Horse is contracted, behind the vertical

Mark no higher than 5

No bend or incorrect bend in horse

Mark no higher than 5

Horse is not on the bit

Mark no higher than 5

Horse is resistant

Mark no higher than 5

Irregular gait

Mark no higher than 5


Mark no higher than 5

Loss of diagonal in rein back or dragging feet in rein back

Mark no higher than 5

Late behind in change of lead

Mark no higher than 5

Step back during halt or transition to halt

Negative mark (e.g., 4)

Lateralized walk

Negative mark (4)

Lack of clear, 3-beat canter

Negative mark (4)

Back legs moving together in change of lead

Negative mark (4)

Refusal or knocking down an obstacle (EOH)

Negative mark (4)

Use of voice (indicates lack of technique)

Lower mark in submission.

Latitude should be given for lower level competitors.  Do not give negative marks unless there is a clear mistake.  An inappropriate change of lead is a 4 however, even at L2.

Judging guidelines for execution of obstacles in the EOH phase are presented in Appendix B.



8.1    Officials

8.1.1    Show Manager.  The Show Manager is responsible for the management of the WE competition.  He/she ensures that all necessary show personnel are in place and properly trained, designs (or approves the design of) the EOH and Speed courses, and is present throughout the competition to facilitate the show operation.

8.1.2    Show Secretary.  The Show Secretary is responsible for maintaining competitor scores in the database and publication of results.  He/she must make public the individual scores and their rankings within 2 hours of phase completion.  The score sheets will be available to the competitors after awarding of the WE Championship.  The Secretary will retain a copy of all score sheets.

8.1.3    Judge(s).  There may be more than one judge for each phase, however, the same judge(s) must be used for all phases.  A judge cannot be permitted to judge if he/she is an instructor of a competitor, or is either the breeder or owner of a competing horse.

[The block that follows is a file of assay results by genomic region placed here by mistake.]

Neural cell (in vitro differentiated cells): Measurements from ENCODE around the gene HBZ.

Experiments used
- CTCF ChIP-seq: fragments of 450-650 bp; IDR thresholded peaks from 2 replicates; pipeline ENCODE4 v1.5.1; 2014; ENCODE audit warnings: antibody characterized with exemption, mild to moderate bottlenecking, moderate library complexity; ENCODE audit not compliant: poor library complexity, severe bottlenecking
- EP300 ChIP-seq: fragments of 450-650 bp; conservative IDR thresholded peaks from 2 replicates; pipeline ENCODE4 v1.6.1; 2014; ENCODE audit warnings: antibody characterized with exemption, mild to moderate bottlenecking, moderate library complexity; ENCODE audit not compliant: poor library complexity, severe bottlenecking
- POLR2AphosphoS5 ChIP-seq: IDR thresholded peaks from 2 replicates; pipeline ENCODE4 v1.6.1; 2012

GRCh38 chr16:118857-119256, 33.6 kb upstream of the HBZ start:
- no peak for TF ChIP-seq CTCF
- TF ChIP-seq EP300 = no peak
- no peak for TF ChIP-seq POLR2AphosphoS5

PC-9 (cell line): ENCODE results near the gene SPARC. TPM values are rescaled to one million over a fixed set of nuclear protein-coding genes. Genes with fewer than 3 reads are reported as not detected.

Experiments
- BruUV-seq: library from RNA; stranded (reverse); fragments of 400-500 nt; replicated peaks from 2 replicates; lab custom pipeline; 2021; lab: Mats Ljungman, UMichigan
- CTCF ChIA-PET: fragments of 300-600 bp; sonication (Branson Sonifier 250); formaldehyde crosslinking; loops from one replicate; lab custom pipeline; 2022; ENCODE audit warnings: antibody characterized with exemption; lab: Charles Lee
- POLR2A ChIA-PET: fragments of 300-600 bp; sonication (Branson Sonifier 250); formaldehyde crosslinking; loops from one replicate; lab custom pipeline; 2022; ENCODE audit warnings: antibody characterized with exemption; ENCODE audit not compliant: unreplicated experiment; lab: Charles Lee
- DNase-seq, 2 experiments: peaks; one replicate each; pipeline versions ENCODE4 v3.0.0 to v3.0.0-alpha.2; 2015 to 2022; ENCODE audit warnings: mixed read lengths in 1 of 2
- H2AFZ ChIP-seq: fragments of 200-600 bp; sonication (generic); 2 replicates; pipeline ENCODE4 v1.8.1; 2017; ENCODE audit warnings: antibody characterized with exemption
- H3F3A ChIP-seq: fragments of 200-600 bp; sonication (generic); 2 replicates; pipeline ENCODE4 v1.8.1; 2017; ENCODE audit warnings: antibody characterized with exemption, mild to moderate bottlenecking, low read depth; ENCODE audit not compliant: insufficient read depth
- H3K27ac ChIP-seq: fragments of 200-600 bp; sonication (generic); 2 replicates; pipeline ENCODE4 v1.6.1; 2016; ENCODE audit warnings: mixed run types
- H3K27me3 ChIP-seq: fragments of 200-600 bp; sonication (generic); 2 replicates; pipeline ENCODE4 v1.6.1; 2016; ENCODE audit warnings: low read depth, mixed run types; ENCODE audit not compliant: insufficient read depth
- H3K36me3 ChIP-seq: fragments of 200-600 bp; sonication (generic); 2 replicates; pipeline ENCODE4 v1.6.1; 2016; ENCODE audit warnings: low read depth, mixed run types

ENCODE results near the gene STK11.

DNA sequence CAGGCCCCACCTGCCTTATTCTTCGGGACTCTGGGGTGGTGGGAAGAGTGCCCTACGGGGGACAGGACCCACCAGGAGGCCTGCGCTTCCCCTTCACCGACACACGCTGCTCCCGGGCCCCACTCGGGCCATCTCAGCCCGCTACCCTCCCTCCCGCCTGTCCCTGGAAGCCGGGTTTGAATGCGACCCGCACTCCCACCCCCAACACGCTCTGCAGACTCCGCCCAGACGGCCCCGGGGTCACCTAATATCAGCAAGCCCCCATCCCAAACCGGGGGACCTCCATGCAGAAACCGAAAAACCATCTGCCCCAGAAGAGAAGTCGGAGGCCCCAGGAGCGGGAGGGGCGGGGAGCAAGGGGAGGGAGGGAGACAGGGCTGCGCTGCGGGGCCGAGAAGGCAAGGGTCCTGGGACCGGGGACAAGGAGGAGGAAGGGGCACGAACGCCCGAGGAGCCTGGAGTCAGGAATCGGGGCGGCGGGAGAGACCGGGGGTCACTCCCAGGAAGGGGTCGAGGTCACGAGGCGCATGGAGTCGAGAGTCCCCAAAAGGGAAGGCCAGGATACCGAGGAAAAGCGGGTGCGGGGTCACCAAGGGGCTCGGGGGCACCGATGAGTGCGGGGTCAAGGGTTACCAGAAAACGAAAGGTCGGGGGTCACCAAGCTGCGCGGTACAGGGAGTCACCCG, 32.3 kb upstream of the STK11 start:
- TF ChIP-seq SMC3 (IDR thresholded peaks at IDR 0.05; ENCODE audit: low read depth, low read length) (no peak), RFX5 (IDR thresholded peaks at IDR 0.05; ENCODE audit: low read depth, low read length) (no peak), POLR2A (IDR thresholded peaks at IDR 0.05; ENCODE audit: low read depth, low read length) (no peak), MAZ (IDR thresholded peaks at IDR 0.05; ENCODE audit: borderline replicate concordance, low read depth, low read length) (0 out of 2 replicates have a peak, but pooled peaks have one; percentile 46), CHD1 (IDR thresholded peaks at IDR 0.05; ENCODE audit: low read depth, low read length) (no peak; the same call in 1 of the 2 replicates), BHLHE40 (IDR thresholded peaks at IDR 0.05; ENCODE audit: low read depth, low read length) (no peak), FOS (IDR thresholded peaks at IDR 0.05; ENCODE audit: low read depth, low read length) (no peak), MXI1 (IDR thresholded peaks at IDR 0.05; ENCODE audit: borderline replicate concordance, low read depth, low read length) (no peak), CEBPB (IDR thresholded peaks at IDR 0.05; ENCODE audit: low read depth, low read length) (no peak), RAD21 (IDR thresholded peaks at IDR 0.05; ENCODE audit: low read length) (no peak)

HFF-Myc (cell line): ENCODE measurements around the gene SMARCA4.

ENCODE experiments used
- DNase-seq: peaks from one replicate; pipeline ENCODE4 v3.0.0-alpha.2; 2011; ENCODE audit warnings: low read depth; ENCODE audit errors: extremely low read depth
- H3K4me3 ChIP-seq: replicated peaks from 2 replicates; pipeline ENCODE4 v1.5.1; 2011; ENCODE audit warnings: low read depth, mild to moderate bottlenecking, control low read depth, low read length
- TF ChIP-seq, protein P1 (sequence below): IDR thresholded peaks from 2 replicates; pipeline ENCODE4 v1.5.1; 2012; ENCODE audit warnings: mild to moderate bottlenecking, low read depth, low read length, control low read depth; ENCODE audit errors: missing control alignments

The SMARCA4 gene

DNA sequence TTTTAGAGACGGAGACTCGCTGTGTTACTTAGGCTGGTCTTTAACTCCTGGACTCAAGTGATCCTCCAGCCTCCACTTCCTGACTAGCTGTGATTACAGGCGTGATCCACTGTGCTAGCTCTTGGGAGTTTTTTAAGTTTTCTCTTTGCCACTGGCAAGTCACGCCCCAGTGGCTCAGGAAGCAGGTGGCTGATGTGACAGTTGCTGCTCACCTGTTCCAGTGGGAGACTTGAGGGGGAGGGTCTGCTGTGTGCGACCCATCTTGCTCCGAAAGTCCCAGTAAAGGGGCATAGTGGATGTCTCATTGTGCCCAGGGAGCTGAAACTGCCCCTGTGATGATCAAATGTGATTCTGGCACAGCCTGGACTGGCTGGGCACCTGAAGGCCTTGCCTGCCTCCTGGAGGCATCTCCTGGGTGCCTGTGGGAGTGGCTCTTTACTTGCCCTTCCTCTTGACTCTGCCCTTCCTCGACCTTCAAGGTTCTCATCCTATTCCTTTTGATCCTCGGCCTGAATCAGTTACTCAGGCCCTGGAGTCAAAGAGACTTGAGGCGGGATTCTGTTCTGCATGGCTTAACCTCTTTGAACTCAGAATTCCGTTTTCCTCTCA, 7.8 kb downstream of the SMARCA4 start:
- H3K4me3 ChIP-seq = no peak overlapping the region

8.1.4    Scribe.  Each judge will have a scribe for every phase of the competition.  The scribe will document the judge’s comments on the score sheet for each test, as well as annotate times for the Speed and Cattle Handling phases.

8.1.5    Gate Steward. The Gate Steward coordinates the competitors’ entrance into the arena based on their entry order.

8.1.6    Paddock Steward. The Paddock Steward inspects each competitor, verifying correct equipment, tack, and attire, as well as the condition of the horse before and after the competition. Competitors with inappropriate equipment/attire will be given the opportunity to correct the deficiency and will be placed at the end of the scheduled ride order.  Final authorization of the tack, attire, and condition of the horse is the duty of the judge.

8.1.7    Ground Crew.  A ground crew (typically 2 or 3 individuals) stands by the arena to replace lances, rings, reset rails, etc. after each test, as well as move obstacles (if necessary) between phases.

8.1.8    Timers.  During the Speed phase, automatic timers will be used if available.  As a backup precaution and if automatic timers are not available, two individuals with timers/stop watches will track each entry’s elapsed time.  

During the Cattle Handling phase, two individuals with timers/stop watches will track each rider’s time taken to pen a designated cow.  Times for each test will be reported to the scribe for entry on the score sheet.